In the sense that an object has been discovered or observed, it may have been noted by a scientist or scientists. For the purposes of this guideline, notable means having attracted significant notice in the spirit of WP:GNG. No astronomical object is exempt from this requirement, no matter what kind of object it is. If the individual object has received no or very little notice from independent sources, then it is not notable even though astronomical objects of its type are commonly notable. Also, just because the object is listed by name in a paper does not ensure notability. An object may be on the observation list of a large-scale survey, or a study of many objects of a specific type. Unless the astronomical object is the primary, or one of the primary, targets of a study, then such a study should not be used to support the object's notability.

Just because an object is listed in a database does not mean it is notable. Some databases and surveys, such as the JPL Small-Body Database or the Sloan Digital Sky Survey contain many thousands of objects, while others concern themselves with specific classes of objects and have fewer entries. Several, if not most, of the listed objects have little information beyond their physical parameters and discovery circumstances. It is not the job of Wikipedia to needlessly duplicate content in these databases. Likewise, just because a minor planet has been named by the Committee for Small-Body Nomenclature, this does not necessarily mean an object is notable. Unless the object has been the subject of significant study beyond discovery and initial parameter constraints, it probably does not warrant an article.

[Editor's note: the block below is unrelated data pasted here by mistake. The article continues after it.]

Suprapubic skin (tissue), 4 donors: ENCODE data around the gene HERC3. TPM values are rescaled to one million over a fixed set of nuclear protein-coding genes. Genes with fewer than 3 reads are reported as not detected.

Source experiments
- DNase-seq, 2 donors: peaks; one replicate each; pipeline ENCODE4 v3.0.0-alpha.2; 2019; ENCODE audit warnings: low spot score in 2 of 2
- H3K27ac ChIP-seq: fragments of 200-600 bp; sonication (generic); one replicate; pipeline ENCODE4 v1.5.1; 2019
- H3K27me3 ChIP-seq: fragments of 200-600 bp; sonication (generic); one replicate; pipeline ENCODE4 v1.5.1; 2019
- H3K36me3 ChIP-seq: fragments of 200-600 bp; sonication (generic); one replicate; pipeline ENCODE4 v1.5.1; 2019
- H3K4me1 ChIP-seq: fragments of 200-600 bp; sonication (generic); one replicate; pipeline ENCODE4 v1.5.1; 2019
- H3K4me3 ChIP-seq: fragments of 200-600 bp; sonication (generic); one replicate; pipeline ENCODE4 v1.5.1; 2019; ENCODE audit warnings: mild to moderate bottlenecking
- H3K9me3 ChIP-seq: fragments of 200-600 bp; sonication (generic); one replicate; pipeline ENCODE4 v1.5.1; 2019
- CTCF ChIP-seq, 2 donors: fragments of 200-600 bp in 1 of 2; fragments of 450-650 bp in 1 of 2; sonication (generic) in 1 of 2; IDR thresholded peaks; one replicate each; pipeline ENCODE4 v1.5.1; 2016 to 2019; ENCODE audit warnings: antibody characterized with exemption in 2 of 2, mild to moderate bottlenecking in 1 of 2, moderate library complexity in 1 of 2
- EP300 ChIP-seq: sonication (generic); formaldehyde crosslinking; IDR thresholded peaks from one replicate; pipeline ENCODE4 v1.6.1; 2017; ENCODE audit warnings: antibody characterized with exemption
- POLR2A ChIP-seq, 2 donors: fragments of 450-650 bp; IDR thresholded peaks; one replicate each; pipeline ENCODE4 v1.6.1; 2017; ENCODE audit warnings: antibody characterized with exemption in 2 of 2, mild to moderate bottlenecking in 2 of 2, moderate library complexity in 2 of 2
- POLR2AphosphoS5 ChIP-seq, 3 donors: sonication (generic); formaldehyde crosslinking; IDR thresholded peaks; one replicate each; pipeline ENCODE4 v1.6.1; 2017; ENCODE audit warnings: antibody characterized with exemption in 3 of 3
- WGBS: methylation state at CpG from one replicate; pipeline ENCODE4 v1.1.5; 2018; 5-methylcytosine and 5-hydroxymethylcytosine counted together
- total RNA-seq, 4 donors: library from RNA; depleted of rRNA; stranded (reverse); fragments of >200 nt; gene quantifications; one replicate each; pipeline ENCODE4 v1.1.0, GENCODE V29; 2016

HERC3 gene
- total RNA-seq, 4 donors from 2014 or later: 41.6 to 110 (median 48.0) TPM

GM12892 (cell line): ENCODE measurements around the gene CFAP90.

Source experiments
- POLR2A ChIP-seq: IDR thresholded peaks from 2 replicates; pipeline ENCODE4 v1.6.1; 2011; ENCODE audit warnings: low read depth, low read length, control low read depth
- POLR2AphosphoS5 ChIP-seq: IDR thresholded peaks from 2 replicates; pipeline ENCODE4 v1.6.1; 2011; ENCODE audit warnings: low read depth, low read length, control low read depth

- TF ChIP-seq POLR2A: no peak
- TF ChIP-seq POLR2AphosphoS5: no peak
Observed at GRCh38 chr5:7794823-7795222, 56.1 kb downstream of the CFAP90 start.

This guideline does not prohibit the creation or maintenance of list articles which contain tables of properties and information related to astronomical objects. However, such lists are still subject to Wikipedia's content policies, such as verifiability and no original research.

Criteria[edit]

Shortcut:

If an astronomical object meets any of the following criteria, supported through independent reliable sources, it probably qualifies for a stand-alone article. If an astronomical object meet none of these criteria, it may still be notable, provided it meets the conditions of WP:Notability, though the merits of an article about an astronomical object will rest primarily on material which is verifiable through independent sources.

  1. The object is, or has been, visible to the naked eye. For ordinary stars, this includes any object with an HR catalogue identifier.
  2. The object is listed in catalogues of interest to amateur astronomers (e.g. Messier catalogue, Caldwell catalogue), or a catalogue of high historical importance (e.g. New General Catalogue). This is the equivalent of being listed in a "selective" database for academic journals. Being listed in comprehensive databases and surveys such as 2MASS or 2dFGRS isn't enough for notability.
  3. The object has been the subject of multiple, non-trivial published works. This includes published works in all forms, such as newspaper articles, books, television documentaries and articles in peer-reviewed scientific journals. A single paper is not enough to establish notability for most objects. Being mentioned alongside other similar objects, such as in a table of properties of 200 newly discovered supernovae, does not constitute non-trivial coverage; the paper needs to have significant commentary on the object.
  4. The object was discovered before 1850, prior to the advent of stellar astrophotography or automated technology. (The first asteroid discovered photographically was 323 Brucia in 1891.)